Ricky Nolasco wants out of Marlins, and vice versa

Marc Serota

NASHVILLE - So here's some surprising news from the Winter Meetings: Ricky Nolasco wants to be traded!

No, wait. That's not surprising. If you were Ricky Nolasco, would you want to pitch for the Marlins. Or even if you weren't (which you're probably not)?

Anyway, Nolasco doesn't want to. Here's the latest, via ESPN.com's Jerry Crasnick:

Pitcher Ricky Nolasco, the highest-paid player left on the Miami Marlins' roster after a series of moves that have gutted the team's payroll, wants to be traded, his agent told ESPN Monday.

--snip--

Nolasco, who turns 30 later this month, is 76-64 with a 4.49 ERA in parts of seven seasons with the Marlins. He has surpassed 185 innings four times in the past five seasons. With a base salary of $11.5 million next season, Nolasco is easily the team's highest-paid player.

Just in case you've got a short memory or spent 2012 blogging about Homeland, just a year ago the Marlins were the talk of the Winter Meetings, signing three of the more heralded free agents on the market. One last-place season later, the Marlins have almost finished whittling their payroll to practically nothing; at this moment in this era of skyrocketing salaries, the Marlins currently have only two players slated to earn more than $2 million in 2013. And now one of those guys wants to be traded, and another (Yunel Escobar) the Marlins are reportedly trying to trade.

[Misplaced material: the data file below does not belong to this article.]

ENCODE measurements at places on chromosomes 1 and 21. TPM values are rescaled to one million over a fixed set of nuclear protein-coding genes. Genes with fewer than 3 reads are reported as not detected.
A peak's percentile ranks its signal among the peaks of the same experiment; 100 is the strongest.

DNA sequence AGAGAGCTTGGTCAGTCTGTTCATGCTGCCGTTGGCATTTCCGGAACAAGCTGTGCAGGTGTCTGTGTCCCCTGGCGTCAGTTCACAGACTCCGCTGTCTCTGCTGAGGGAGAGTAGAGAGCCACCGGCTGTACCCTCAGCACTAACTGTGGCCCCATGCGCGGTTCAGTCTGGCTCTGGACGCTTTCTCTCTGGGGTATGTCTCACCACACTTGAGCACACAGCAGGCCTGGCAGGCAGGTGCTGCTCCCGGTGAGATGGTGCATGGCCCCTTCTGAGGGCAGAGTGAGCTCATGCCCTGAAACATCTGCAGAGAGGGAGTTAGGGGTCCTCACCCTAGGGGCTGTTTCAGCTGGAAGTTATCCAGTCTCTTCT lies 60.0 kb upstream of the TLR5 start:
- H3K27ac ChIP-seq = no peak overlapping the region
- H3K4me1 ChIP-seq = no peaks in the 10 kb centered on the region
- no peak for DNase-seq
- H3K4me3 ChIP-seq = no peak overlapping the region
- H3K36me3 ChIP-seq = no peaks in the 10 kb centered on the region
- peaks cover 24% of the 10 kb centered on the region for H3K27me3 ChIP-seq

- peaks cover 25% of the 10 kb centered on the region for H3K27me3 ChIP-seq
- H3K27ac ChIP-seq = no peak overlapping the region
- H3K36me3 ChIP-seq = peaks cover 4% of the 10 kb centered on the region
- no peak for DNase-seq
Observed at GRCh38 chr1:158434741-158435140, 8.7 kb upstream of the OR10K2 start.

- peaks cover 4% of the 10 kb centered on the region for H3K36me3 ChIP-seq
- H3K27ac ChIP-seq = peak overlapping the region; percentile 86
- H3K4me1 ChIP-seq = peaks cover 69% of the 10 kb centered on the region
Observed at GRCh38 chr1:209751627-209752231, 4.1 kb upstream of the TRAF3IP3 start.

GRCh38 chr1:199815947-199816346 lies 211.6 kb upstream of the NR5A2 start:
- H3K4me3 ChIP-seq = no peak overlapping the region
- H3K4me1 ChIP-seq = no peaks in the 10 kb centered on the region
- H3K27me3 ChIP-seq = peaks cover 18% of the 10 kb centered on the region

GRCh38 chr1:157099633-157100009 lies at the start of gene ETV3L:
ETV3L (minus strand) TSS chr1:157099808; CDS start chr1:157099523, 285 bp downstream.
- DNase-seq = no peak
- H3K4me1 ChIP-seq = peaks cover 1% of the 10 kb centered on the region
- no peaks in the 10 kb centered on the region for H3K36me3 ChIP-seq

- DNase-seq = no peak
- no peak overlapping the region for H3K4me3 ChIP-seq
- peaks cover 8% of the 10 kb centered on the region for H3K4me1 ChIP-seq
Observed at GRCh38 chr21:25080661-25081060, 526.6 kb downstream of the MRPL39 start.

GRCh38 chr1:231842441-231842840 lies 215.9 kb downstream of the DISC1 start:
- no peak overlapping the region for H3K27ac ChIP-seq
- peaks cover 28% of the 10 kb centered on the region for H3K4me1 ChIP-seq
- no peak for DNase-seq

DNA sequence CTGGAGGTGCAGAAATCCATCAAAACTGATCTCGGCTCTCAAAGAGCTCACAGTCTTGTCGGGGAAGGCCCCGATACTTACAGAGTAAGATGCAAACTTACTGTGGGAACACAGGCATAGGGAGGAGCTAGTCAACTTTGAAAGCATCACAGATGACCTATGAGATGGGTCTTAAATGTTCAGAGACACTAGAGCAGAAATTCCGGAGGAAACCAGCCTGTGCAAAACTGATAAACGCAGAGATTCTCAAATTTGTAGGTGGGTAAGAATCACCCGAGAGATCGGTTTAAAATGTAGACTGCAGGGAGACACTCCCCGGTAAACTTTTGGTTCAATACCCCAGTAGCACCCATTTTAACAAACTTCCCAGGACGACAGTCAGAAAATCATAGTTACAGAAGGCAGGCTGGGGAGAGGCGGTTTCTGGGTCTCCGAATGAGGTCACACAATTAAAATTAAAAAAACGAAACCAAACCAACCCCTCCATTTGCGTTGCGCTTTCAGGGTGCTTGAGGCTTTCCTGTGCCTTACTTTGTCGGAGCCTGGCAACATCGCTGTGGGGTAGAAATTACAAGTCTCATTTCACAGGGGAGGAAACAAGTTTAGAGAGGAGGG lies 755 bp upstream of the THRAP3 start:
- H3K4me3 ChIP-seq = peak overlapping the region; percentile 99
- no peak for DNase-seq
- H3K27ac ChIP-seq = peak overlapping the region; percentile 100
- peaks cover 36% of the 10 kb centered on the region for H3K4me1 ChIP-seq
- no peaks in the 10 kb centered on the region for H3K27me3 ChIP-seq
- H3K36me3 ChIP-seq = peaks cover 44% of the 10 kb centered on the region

I suspect the Marlins would absolutely love to trade Nolasco. Seeing as how he i) makes a lot of money, and ii) isn't actually all that good. Which of course makes him hard to trade. Essentially, the Marlins are stuck spending a lot of money on Nolasco this season. However, they might be able to shed a bit of his salary and/or wheedle a marginal prospect away from some pitching-desperate club. But while the Marlins will effectively still be paying Nolasco, even if they trade him, that money won't be showing up on the field for them. What's most interesting, from a performance standpoint, is the money a team puts on the field over the course of six months. And if the Marlins trade Nolasco and Escobar, they'll be putting very, very, very little money on the field next season.

The least money, though? It's going to be close. At the moment, the Astros' highest-paid player is Jed Lowrie. He earned just $1.15 million in 2012, but is arbitration-eligible and due for a big raise after his fine season. Next up is Phil Humber, who recently signed with the Astros for $850,000.

So it might be close ... Except it would probably make a great deal of sense for the Astros to trade Lowrie, who at this point is their most marketable property and probably won't be a great player when they're ready to contend again. I don't want to put any words in Jeff Luhnow's mouth, but last night when I was in the Winter Meetings bathroom stall, I heard someone really smart in the next stall on his cell phone, saying, "Yeah, sure we'll trade Jed. But it'll take more than one Grade B prospect, Billy!"

Which reminds me that the Astros' move to the American League is well-timed. It might have seemed unseemly for both the Marlins and the Astros to play in the same league. But now they'll balance one another nicely, with each serving as cannon fodder in intra-league games. Otherwise we might have seen three or four 100-win teams in the National League next season. Which just wouldn't do.

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